At the heart of this game exists a question both interesting and painful: what is it that you want to do?  Your consistent in-game answer to this question determines the nature and, to some degree, the very tone of the game.  You can keep it sweet and tender and hopeful if that's what you prefer: you can choose to use your curiosity about this world and the monsters in it as a means to noble ends.  Fundamentally, in that scenario, your curiosity fuels the determination that eventually changes everything, both for you and for the monsters longing to see the surface.  But if you choose to indulge a darker curiosity - if you're the sort of player who wants to pull on a cat's tail - matters can quickly become very, very dark.

If you're not careful with your choices, you might have a bad time.

What's interesting to me, though, is that Undertale is often interested in functioning beyond this a simple binary.  At times in the game, even on the best possible run, a transgressive curiosity is necessary.  And inhabiting that transgressive curiosity can be an uncomfortable experience.  I ran into this at the very beginning of the game, when Toriel (Goat Mom!) implores me to stay put in my room for my own good.  I waited around briefly, then thought, "Maybe I'm supposed to leave."  So leave I did, against her orders, and when my disobedience led to a fight against her my joy at having progressed was tempered by a slew of questions (since I refused to play with a walkthrough): Was it really okay to leave?  Was there a way to avoid the fight?  Should I have?  And now that I was in a fight with a character I very much liked, what should I do?

At one point early on, before I realized the fundamental nature of the game and the nature of the choices I needed to make, I opted to kill an important character.  I liked this particular character a lot, but wanted to see just what would happen if I killed him. Would he really die?  Would I feel bad about it? As it turned out, his death scene was so sad that I reloaded my original save, refusing to allow it to happen again.  Even doing so, I couldn't play from then on with a clean conscience - I couldn't forget that I was a player who had done that.  And the unsettling brilliance of Undertale is that the game won't forget, either.  In every situation, you have the chance to employ (and sometimes need to employ) your inquisitive nature - and yet while the consequences are sometimes good, for the player without a walkthrough they can be unpredictable, and sometimes painful, too.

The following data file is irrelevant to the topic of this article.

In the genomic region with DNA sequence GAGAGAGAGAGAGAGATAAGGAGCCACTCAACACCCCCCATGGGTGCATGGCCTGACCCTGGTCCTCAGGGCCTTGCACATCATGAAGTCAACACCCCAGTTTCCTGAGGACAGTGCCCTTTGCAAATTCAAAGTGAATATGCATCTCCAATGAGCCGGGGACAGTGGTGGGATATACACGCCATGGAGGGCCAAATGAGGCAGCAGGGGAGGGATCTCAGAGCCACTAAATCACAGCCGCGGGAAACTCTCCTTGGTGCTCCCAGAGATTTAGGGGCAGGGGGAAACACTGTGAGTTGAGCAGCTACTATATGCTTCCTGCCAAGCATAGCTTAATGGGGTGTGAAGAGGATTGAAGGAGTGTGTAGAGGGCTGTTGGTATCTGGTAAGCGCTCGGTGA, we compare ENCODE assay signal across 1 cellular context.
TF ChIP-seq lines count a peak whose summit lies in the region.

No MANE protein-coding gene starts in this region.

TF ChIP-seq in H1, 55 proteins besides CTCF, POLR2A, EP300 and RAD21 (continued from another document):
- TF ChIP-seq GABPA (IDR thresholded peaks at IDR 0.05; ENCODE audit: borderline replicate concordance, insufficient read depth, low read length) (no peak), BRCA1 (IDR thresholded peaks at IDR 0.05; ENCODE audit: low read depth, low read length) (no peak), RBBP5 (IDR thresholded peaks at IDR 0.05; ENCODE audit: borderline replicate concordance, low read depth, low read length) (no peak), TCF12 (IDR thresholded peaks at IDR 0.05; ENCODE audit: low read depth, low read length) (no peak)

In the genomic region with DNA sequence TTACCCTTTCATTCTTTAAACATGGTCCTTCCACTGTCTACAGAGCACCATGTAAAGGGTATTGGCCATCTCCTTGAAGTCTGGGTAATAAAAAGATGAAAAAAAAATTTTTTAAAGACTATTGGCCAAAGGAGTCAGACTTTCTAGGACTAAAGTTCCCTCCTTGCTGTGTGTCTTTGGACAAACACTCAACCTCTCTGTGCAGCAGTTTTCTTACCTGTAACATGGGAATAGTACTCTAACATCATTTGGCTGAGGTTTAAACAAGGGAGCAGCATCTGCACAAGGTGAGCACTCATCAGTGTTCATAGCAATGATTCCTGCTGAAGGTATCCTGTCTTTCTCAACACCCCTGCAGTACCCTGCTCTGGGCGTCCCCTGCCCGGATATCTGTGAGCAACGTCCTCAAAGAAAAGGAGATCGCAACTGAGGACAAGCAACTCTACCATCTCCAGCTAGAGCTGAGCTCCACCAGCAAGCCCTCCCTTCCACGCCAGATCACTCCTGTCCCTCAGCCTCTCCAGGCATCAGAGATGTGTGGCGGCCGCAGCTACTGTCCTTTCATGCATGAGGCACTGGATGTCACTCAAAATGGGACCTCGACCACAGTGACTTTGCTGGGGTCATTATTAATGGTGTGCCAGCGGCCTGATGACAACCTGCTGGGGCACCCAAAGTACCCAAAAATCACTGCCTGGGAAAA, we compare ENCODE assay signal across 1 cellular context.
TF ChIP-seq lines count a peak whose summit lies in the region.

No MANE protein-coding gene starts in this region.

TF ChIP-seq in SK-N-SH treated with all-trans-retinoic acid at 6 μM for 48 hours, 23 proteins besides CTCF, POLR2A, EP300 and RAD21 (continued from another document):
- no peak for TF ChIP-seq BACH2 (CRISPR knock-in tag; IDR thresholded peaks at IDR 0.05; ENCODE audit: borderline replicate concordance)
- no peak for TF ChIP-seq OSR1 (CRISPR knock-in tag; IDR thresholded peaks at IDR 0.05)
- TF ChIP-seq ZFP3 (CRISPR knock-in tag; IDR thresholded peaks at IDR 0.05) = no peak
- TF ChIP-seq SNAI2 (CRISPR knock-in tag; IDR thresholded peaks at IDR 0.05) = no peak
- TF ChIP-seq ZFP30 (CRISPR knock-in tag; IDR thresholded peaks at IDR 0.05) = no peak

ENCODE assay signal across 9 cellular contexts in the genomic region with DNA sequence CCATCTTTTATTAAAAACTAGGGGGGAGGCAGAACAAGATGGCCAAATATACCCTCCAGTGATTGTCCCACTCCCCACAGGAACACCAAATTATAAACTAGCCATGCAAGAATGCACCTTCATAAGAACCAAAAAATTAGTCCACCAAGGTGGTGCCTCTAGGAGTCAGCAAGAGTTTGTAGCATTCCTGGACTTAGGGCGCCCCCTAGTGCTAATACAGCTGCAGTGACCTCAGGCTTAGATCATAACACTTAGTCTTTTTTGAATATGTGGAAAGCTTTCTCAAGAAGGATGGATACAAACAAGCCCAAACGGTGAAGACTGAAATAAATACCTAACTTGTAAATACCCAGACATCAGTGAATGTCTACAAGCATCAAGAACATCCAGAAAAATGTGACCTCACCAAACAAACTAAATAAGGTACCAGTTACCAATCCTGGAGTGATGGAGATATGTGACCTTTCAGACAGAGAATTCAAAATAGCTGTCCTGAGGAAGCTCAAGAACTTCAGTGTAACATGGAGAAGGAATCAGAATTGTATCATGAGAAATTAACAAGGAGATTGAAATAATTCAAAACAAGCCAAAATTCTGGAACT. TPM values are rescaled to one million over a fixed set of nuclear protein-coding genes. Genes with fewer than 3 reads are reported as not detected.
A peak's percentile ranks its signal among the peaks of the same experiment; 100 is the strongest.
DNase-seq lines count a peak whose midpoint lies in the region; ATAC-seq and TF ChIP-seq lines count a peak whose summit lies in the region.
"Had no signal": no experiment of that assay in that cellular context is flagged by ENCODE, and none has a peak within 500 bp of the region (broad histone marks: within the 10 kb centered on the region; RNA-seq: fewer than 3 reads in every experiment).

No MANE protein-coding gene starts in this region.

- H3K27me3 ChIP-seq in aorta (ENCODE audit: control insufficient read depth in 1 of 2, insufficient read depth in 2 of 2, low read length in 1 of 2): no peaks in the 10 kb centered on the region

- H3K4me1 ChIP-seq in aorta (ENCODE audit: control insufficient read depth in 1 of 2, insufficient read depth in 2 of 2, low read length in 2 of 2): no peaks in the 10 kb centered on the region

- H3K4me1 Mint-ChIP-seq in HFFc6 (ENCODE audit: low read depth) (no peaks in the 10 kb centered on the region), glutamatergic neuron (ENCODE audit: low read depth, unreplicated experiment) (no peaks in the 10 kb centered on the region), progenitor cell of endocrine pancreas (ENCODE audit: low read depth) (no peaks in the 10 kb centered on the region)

The reason Undertale succeeds at this is because it demands your emotional investment even as it cultivates and demands a sense of curiosity from you.  In Snowdin and Hotland you meet monsters who are sweet and kind and sometimes bizarre, but all struggling with the day-to-day business of life.  You learn that they fear humans (and that humans can be monsters, too).  You learn that Papyrus the skeleton is a big dork who wants to make friends with everyone, and that the Royal Guard Undyne has a crush on the weeaboo scientist Alphys.  You learn that it's fun to go eat hamburgers with Papyrus' brother Sans, who loves puns.  You can engage in a pose-off television show with the fiercest robot to ever grace a video game, and you can cheer on a crying ghost.  And at the end of the game, on the "best" ending, you come to understand that great evil and hatred can sprout from a heart of unspeakable gentleness and care.

One way or another, this game intends to break your heart.

And that's as it should be.  It's impossible to experience these things in-game and not be moved - and in a world where curiosity reigns, it's impossible to predict every result, and sometimes even to get a happy ending for everyone.  As a result, it's impossible to fulfill your curiosity without, at times, having one hand over your eyes.  Undertale has the ability to bring players to a place where they fear what will result from their choices, but still want to step forward and test the unknown.  It's a heady feeling.

 At the beginning of the game, the not-so-innocent flower Flowey presents you with a question: kill or be killed?  Soon enough in the game, more  difficult questions follow.  Will your desire to get through the damn game already turn you into a killing machine?  Will you spare lives even when you're forced to face a relentless murderer?  Will you only spare the lives you like?  What happens if you spare everyone - or if you don't?  And what will you do when sparing someone isn't an option?

The beauty of Undertale is that it moves those questions from the realm of abstract theorizing into a colorful, undeniable reality.  Your actions in-game have consequences, and as a player you begin to sense that how you are playing, or pretending to play, or how you really want to play, is telling you a lot about yourself and the sort of curiosity you have.  Sometimes, to be a kind player in-game your curiosity forces you to transgress, to disobey others or to make your own way.  At other times, you have the chance to explore how much cruelty is too much for you to bear.

Because curiosity isn't always innocent.  It isn't always harmful, either.  In recognizing this, Undertale - a game full of so much heart it almost hurts - opens the door to a world of possibilities both dark and light.

What is it that you want to do?

Until you play, you'll never really know.